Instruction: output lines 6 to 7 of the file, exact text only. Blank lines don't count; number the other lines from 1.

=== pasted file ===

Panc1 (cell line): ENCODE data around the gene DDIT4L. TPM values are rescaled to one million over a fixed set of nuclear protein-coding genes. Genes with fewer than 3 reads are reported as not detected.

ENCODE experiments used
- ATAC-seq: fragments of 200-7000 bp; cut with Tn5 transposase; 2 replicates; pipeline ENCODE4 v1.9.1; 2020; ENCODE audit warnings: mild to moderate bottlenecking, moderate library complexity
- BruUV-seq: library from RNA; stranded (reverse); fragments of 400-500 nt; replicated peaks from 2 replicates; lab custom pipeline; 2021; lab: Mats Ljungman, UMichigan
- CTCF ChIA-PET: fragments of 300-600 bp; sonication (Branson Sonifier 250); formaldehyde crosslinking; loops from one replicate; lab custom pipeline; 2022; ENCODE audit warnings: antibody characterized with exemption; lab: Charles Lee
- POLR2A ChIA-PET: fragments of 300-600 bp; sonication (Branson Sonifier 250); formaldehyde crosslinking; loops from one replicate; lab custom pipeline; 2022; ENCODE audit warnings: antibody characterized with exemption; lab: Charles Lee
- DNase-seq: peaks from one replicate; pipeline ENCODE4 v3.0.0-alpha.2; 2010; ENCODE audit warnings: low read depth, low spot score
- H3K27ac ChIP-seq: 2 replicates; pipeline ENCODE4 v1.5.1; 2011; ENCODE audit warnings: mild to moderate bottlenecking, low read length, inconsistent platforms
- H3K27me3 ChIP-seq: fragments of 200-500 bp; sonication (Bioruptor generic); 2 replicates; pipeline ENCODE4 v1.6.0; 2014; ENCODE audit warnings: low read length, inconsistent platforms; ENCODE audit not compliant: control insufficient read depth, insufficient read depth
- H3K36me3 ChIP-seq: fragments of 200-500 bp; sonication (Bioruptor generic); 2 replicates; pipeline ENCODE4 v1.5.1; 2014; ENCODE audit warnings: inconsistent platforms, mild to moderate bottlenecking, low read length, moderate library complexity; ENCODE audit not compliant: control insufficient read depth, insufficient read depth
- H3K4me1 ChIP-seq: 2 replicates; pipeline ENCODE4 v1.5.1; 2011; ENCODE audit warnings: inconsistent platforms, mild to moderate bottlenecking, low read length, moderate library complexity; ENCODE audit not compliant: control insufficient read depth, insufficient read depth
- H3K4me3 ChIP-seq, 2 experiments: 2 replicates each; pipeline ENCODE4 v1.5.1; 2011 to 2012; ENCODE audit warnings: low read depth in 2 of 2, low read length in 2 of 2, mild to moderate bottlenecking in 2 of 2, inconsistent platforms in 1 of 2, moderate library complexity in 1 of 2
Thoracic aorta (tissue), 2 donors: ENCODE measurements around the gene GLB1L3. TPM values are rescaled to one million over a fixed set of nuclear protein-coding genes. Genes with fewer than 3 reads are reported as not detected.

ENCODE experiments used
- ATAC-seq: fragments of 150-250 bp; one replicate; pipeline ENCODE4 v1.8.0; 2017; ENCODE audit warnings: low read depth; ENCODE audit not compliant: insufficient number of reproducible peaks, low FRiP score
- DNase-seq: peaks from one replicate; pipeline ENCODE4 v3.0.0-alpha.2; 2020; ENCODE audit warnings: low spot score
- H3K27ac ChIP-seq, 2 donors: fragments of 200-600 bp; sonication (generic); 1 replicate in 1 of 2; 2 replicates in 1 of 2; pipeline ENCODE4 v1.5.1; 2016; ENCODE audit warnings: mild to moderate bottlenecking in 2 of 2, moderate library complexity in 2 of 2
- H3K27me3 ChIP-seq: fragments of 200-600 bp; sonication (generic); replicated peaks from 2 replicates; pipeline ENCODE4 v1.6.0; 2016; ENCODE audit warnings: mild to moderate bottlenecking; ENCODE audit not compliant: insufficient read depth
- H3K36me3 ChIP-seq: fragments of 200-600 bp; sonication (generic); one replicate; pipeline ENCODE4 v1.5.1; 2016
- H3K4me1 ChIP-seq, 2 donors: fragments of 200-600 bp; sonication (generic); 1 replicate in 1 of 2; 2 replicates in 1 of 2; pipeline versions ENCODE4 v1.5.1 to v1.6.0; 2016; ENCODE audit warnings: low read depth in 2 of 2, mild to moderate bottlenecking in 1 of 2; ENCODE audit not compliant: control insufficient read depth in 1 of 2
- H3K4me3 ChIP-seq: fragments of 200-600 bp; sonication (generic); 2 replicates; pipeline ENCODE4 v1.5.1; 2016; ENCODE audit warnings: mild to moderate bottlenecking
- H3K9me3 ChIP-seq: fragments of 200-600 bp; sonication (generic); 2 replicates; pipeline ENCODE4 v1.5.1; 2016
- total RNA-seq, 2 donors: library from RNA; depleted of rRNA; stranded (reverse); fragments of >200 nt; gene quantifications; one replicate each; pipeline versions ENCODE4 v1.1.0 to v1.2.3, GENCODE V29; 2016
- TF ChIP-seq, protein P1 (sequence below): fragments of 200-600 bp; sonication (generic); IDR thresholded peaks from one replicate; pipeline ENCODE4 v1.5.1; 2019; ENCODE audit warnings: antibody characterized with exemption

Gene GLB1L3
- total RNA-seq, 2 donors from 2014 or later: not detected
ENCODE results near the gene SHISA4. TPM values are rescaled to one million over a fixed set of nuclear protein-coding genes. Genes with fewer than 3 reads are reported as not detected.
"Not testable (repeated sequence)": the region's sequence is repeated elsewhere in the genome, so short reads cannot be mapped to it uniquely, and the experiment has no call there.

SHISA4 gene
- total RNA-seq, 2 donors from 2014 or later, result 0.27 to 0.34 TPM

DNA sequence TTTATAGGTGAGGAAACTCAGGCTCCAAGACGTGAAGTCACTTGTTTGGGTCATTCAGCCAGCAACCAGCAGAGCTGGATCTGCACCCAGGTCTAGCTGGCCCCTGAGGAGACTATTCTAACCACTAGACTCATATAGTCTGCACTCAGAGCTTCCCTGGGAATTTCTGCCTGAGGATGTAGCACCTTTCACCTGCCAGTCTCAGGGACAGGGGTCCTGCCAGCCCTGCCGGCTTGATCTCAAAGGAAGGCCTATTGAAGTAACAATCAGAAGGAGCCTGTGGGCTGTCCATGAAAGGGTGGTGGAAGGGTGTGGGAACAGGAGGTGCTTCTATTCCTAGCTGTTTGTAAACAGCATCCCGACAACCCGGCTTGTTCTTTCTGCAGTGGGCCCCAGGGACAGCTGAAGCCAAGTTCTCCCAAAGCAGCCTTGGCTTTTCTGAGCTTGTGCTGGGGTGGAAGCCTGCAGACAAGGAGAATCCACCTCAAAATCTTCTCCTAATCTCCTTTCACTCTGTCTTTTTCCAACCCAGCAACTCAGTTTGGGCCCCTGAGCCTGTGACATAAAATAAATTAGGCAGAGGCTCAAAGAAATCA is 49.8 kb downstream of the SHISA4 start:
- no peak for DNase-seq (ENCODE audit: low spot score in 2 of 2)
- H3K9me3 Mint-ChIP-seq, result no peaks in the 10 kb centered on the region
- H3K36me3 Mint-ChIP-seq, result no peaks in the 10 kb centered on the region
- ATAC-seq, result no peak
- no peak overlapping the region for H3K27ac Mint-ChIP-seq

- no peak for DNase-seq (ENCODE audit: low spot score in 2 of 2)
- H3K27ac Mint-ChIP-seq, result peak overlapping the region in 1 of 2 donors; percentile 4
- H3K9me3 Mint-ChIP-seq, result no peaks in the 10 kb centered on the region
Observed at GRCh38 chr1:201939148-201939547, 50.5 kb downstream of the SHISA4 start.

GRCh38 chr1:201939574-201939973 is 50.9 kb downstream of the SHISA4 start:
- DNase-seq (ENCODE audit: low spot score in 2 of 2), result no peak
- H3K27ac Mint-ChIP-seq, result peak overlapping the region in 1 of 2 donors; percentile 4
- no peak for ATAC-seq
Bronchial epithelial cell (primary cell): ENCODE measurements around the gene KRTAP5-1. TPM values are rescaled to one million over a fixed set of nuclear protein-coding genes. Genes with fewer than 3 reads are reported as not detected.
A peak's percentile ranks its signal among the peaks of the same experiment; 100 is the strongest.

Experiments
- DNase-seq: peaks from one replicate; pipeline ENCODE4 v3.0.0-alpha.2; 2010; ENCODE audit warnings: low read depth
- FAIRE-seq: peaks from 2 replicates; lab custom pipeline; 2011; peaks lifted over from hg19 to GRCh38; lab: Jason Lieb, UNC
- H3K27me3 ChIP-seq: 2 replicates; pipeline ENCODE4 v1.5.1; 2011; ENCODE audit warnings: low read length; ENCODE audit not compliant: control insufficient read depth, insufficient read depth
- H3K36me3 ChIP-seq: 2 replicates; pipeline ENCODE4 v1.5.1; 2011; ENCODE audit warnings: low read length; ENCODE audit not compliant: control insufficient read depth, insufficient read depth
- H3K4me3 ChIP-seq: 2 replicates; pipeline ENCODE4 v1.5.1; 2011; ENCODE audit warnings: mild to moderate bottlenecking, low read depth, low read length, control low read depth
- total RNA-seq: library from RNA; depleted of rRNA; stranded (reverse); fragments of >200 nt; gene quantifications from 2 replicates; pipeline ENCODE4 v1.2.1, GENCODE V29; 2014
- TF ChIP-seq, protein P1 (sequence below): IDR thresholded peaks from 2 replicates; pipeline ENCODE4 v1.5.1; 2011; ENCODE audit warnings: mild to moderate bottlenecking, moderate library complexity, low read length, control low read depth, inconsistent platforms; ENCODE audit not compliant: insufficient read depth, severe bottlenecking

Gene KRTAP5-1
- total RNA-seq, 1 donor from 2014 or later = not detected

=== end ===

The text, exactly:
- POLR2A ChIA-PET: fragments of 300-600 bp; sonication (Branson Sonifier 250); formaldehyde crosslinking; loops from one replicate; lab custom pipeline; 2022; ENCODE audit warnings: antibody characterized with exemption; lab: Charles Lee
- DNase-seq: peaks from one replicate; pipeline ENCODE4 v3.0.0-alpha.2; 2010; ENCODE audit warnings: low read depth, low spot score